Author Efty Stavrou, Suzanne Poynton and Don Weatherburn
Published November 2016
Report Type Crime and Justice Bulletin No. 200
Subject Domestic violence; Mental health; Policing; Socioeconomic factors and crime; Victims
Keywords Intimate Partner Violence, emotional abuse, social support, financial stress, help seeking, reporting to police, domestic violence

Download this publication



To determine which factors were associated with (1) female experiences of intimate partner violence (IPV), (2) female reporting of physical or sexual assault by an intimate partner to the police and (3) females seeking help and support after experiencing IPV.


Women who experienced violence from an intimate partner in the two years prior to participating in the ABS Personal Safety Survey 2012 (PSS) were compared with women who reported never having experienced any violence. Multivariate logistic regression was used to examine which factors including socio-demographic, financial stress, social connectedness, abuse before the age of 15 and emotional abuse by a partner were related to experiences of IPV. In order to ascertain which factors were related to help-seeking behaviours, multilevel regression models were used on a subsample of females whose most recent incident of violence in the last two years was perpetrated by an intimate partner.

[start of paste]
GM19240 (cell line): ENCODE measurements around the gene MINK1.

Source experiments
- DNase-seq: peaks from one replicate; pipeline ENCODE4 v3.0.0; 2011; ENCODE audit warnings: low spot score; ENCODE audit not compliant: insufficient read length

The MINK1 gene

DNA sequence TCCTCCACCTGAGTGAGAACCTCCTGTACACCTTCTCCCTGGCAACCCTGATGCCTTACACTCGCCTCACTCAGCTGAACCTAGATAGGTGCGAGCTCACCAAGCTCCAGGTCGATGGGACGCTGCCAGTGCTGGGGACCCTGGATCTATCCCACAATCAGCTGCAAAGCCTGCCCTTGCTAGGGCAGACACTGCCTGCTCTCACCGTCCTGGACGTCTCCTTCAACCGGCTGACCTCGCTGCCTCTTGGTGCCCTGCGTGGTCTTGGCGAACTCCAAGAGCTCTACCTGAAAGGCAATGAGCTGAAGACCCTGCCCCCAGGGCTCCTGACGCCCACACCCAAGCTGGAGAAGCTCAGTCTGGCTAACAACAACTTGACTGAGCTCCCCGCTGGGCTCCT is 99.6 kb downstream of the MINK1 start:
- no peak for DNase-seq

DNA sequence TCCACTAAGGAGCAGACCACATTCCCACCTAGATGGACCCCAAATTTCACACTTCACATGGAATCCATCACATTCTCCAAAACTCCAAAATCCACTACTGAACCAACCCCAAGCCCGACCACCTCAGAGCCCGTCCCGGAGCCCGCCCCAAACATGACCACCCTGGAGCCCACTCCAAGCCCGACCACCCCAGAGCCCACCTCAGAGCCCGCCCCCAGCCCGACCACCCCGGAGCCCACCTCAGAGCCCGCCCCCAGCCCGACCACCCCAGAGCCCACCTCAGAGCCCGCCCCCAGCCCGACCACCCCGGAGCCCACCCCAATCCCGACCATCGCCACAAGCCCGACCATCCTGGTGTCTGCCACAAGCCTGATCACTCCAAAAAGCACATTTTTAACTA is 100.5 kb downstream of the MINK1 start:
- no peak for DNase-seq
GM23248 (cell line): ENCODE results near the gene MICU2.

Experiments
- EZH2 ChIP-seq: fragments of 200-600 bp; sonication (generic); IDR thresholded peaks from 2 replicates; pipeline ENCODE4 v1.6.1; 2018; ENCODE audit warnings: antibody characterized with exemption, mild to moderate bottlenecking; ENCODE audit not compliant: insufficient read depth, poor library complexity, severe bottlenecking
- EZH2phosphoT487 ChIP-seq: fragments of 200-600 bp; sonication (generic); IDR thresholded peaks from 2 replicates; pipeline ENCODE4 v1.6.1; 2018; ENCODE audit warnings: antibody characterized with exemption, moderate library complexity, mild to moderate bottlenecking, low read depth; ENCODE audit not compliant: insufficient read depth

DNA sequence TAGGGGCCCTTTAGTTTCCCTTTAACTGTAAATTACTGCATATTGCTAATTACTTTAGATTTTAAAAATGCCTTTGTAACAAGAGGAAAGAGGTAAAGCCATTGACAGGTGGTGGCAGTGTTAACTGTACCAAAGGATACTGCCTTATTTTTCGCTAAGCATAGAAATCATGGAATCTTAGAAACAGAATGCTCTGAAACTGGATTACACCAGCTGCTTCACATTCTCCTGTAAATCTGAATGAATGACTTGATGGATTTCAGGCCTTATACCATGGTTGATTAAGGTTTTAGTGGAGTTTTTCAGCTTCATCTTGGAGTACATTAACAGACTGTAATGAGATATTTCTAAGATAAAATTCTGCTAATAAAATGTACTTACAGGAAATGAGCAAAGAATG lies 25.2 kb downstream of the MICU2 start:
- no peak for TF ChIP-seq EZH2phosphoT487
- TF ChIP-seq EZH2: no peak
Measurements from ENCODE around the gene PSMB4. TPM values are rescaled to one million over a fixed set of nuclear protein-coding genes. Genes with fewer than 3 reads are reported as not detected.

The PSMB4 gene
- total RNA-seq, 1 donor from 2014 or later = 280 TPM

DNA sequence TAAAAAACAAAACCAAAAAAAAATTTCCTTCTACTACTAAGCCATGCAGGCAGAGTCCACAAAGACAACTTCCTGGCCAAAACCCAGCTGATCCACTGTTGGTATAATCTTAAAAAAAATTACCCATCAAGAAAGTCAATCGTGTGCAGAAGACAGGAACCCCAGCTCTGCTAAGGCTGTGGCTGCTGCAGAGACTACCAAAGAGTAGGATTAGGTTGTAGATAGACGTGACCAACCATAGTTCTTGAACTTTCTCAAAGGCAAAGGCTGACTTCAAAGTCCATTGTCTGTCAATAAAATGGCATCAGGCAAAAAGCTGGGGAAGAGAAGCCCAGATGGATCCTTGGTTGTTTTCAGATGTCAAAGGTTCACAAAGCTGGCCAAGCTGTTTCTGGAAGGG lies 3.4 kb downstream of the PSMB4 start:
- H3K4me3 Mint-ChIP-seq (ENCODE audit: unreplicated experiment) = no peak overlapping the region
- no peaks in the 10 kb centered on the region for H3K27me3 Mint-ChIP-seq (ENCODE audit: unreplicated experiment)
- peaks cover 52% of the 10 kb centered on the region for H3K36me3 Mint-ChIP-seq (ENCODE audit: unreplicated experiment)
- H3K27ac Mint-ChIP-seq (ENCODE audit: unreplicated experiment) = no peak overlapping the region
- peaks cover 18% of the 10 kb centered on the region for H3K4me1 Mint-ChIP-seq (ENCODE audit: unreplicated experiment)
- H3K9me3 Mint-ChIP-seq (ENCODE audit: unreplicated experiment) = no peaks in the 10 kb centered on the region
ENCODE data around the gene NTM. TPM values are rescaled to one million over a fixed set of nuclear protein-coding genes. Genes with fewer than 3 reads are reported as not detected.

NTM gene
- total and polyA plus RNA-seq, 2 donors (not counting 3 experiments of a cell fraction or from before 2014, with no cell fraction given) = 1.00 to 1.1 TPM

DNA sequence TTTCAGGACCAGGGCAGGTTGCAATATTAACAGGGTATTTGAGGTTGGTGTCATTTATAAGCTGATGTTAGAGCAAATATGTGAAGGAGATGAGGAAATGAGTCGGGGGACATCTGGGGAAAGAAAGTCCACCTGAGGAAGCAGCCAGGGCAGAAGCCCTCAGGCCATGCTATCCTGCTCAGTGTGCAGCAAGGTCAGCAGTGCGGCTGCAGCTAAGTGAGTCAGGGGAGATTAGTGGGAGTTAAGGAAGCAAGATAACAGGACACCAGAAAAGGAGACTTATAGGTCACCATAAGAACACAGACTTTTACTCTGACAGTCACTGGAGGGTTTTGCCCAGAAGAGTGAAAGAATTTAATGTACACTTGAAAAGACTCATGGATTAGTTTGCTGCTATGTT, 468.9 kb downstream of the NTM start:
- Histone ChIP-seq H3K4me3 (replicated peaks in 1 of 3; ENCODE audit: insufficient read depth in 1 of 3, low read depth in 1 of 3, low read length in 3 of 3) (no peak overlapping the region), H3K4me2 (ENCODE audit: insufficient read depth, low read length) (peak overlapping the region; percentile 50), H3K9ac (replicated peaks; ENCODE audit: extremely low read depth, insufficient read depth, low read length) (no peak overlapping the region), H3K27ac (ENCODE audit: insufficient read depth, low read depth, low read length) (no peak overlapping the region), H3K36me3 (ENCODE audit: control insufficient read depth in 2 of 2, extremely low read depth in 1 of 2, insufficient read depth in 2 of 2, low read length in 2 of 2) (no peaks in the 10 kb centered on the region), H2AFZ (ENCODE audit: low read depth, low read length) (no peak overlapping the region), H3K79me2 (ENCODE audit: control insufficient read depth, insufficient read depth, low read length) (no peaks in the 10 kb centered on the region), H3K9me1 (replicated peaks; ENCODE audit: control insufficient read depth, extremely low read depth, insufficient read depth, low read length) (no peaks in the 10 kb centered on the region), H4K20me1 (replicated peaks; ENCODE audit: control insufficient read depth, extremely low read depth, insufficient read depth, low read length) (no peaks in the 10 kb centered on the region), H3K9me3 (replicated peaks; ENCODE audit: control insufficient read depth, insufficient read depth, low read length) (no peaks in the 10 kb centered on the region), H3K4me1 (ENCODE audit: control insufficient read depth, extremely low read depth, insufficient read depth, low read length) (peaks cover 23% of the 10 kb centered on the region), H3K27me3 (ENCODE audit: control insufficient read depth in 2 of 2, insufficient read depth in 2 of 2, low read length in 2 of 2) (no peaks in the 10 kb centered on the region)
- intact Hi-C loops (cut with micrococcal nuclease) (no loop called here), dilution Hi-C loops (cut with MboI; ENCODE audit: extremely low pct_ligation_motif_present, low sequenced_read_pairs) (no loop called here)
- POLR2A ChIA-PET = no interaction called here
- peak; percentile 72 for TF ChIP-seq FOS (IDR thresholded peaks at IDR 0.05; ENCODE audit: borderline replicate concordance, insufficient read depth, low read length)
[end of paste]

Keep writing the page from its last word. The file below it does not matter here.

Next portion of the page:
The risk of IPV varies greatly across the community. Factors associated with a higher risk of IPV included being younger, Australian-born, having a long-term health condition, lacking social support, experiencing financial stress, having previously been a victim of child abuse and having experienced emotional abuse by an intimate partner.

Where the most recent incident of physical or sexual assault in the last two years was perpetrated by an intimate partner, less than one in three assaults were reported to the police. Intimate partner assaults were less likely to be reported to the police if the perpetrator was still a current partner of the victim at the time of the interview, the assault was sexual (not physical) and if the victim perceived the assault was “not a crime” or “not serious enough”. Having a physical injury after the incident was associated with an increased likelihood of reporting the assault to the police. Where the most recent incident of violence (assaults and threats) was perpetrated by an intimate partner, a counsellor or social worker was consulted after 30% of all incidents.


Efforts to prevent IPV and improve services and supports for IPV victims should focus on women who experienced emotional abuse by a current or previous partner, sole parents, women who lack social supports, women experiencing financial stress, women who have experienced abuse as a child and women with a disability or long-term health condition.

Download this publication